PORTLAND, Ore. — Police officers trying to get help after a man crashed his car outside a Portland hospital were told they had to call an ambulance, authorities say, but doctors assert they were acting on the information provided to them.
Portland police spokeswoman Kelli Sheffer says Officers Robert Quick and Angela Luty were at Portland Adventist Medical Center to follow up on an unrelated injury crash when someone flagged them down.
Quick and Luty were told someone had crashed their car into a utility pole outside the hospital and the driver was unresponsive, police say. While one officer tried CPR to revive the man, the other ran into the emergency room to ask for help.
Hospital workers told the officer to call an ambulance and that they would not leave the building to treat him, Sheffer says.
The radio call between the officers at the scene and dispatchers was released Thursday.
Officer: "Hospital says they won't come out. We need to contact AMR first." Dispatcher: "They're en route. Code 3." Officer: "We've started CPR." Dispatcher: "Copy. Started CPR."
The officers continued to provide CPR to the 61-year-old man while they waited for paramedics' help, police say. The ambulance arrived six minutes later and paramedics took the man into the emergency room, which was 100 yards away.
Police say the officers were stunned.
"I think that would be a bit shocking for anyone when you're in that frame of mind and all the sudden, you're not able to get the help that you believe this person needs," Sheffer says.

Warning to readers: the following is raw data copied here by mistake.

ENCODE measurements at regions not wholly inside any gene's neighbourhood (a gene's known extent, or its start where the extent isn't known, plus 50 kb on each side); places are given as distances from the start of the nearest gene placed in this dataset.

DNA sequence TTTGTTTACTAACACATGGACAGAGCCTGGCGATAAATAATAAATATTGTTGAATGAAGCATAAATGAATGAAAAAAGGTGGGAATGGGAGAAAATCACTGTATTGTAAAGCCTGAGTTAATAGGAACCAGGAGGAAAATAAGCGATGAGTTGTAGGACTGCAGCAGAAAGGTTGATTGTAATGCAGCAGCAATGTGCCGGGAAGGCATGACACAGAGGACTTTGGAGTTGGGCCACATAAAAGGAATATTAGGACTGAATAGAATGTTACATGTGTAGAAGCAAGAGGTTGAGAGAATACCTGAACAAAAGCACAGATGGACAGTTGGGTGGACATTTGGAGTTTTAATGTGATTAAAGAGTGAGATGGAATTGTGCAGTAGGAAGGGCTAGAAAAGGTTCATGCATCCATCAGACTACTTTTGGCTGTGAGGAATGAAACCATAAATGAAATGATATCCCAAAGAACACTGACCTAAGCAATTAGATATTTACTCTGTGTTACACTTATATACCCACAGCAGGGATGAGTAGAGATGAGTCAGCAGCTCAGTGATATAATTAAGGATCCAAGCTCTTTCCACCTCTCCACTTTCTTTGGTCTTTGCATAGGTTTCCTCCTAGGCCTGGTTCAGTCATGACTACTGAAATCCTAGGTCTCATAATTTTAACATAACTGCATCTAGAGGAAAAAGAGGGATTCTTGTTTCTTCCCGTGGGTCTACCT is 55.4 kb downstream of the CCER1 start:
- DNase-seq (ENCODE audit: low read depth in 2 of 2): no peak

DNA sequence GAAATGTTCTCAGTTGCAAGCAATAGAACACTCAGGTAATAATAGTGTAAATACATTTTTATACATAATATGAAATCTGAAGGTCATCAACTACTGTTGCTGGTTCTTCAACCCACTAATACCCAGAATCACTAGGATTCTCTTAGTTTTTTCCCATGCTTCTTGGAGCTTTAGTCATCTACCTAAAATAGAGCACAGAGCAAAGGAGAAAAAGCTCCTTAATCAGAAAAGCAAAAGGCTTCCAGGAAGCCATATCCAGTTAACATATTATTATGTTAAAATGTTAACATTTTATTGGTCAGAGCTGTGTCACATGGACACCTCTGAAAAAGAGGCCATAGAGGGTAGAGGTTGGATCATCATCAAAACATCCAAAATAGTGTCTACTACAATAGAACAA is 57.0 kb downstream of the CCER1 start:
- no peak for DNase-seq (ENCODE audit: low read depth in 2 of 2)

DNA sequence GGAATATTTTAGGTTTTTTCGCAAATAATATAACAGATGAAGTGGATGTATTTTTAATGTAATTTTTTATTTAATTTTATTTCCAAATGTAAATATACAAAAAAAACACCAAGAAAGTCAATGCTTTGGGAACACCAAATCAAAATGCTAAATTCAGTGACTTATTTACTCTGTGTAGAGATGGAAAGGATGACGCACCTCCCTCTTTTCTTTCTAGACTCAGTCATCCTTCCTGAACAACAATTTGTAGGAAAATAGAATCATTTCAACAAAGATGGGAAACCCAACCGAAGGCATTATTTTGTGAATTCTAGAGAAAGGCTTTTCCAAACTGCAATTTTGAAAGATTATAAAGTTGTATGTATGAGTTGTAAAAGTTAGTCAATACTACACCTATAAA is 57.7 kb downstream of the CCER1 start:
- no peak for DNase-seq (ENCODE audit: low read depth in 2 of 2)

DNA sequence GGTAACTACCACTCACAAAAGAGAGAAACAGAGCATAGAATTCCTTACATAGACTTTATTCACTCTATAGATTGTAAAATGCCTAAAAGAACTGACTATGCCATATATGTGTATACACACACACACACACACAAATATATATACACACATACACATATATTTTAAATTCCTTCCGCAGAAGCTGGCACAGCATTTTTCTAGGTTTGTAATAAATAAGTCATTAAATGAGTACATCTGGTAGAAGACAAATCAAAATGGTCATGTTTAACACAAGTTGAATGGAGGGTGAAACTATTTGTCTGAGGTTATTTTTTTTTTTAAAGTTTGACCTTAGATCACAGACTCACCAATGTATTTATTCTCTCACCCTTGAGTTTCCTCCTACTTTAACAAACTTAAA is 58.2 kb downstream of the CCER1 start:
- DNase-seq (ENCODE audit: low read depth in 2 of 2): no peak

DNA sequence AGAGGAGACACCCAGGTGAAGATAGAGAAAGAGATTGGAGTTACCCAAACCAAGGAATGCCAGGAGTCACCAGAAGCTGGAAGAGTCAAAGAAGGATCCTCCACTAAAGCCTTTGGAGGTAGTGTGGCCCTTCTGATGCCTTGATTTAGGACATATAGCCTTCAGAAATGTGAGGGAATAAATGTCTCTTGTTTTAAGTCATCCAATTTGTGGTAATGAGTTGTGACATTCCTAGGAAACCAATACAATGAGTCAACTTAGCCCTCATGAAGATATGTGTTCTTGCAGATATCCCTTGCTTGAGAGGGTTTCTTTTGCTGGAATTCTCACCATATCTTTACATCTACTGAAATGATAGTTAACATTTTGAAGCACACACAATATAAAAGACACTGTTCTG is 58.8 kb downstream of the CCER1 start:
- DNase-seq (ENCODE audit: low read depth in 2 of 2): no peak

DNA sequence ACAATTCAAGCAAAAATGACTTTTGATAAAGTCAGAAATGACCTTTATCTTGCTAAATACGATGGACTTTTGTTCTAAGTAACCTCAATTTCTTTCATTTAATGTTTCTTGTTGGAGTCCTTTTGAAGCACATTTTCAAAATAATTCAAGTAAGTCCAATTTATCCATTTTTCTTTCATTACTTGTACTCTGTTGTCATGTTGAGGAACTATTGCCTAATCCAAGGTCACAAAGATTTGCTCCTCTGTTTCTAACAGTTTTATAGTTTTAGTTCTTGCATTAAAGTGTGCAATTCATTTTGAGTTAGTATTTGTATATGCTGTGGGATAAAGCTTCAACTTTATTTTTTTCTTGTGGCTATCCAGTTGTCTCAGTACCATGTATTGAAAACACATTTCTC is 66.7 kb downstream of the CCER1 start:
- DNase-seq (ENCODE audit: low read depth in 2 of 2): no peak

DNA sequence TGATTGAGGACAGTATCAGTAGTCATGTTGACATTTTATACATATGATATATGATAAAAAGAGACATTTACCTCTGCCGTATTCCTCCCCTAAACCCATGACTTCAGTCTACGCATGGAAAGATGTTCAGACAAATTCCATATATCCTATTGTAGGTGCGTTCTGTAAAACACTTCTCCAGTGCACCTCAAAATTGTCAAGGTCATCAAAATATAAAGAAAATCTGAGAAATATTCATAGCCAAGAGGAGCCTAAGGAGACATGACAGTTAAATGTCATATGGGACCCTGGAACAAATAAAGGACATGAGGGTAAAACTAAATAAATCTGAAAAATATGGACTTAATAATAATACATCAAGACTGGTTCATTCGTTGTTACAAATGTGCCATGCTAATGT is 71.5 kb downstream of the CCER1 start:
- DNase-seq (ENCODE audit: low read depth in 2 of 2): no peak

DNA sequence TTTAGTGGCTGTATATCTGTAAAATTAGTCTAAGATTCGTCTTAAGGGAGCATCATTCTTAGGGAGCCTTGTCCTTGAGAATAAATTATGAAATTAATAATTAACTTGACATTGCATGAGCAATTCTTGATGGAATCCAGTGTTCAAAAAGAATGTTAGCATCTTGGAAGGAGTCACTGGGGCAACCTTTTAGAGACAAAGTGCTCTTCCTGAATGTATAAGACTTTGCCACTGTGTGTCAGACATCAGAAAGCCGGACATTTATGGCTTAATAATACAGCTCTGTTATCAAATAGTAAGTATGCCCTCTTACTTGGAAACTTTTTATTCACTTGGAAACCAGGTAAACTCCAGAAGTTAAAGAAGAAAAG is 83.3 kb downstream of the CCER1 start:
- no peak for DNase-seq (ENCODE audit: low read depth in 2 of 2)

Hospital staff says they followed protocol Police say the man, identified as Birgilio Marin-Fuentes, was still alive when paramedics took him inside the hospital, but he eventually died. An autopsy showed Marin-Fuentes died of natural causes related to heart disease, according to a medical examiner.
The wreck was first reported at 12:47 a.m., but surveillance video suggests Marin-Fuentes crashed in the parking garage about 20 minutes before anyone noticed.
An emergency room physician defended the hospital's actions and says they followed protocol based on the information they had.
"The message that our staff got was that a crash had occurred in our parking structure and that a potential trauma patient had been discovered," says Dr. Kelli Westcott, an Adventist physician.
She says they called 911 because ambulances are equipped with life-saving devices to pull someone from a wrecked car.
"That includes calling 911 because especially in the case of a trauma patient, they often need to be transported to the emergency department with specialized equipment: a back board, a cervical collar, things that trauma patients need," Westcott says.
Wescott also says they immediately notified security officers, who are trained in CPR, and a nursing supervisor and a charge nurse responded to the parking lot.
Judy Leach, a spokeswoman for Portland Adventist Medical Center, says the hospital doesn't have a policy against responding to emergencies in the parking lot.
"In fact, we always call 911 and send our own staff into these situations whether they are gunshot wounds, heart attacks or any other medical emergency. We have done so many times in the past year alone," Leach says.
But Marin-Fuentes' family members still have questions.
"Sincerely, with pain in my heart, I feel what the hospital did to him is wrong. They denied him medical attention. To me that is not just for him or for other people," says Faustino Luis Garcia, Marin-Fuentes' brother-in-law, also through a translator.
Congressman calls for investigation U.S. Rep. Earl Blumenauer is calling for an independent investigation of the incident.
"If these reports are true, it is not just heartbreaking, but incomprehensible that a hospital fully capable of treating this medical emergency left police officers with no medical equipment to tend to a patient.
"If the police statements are correct, this incident defies common sense and it may well defy federal law," he wrote in a statement.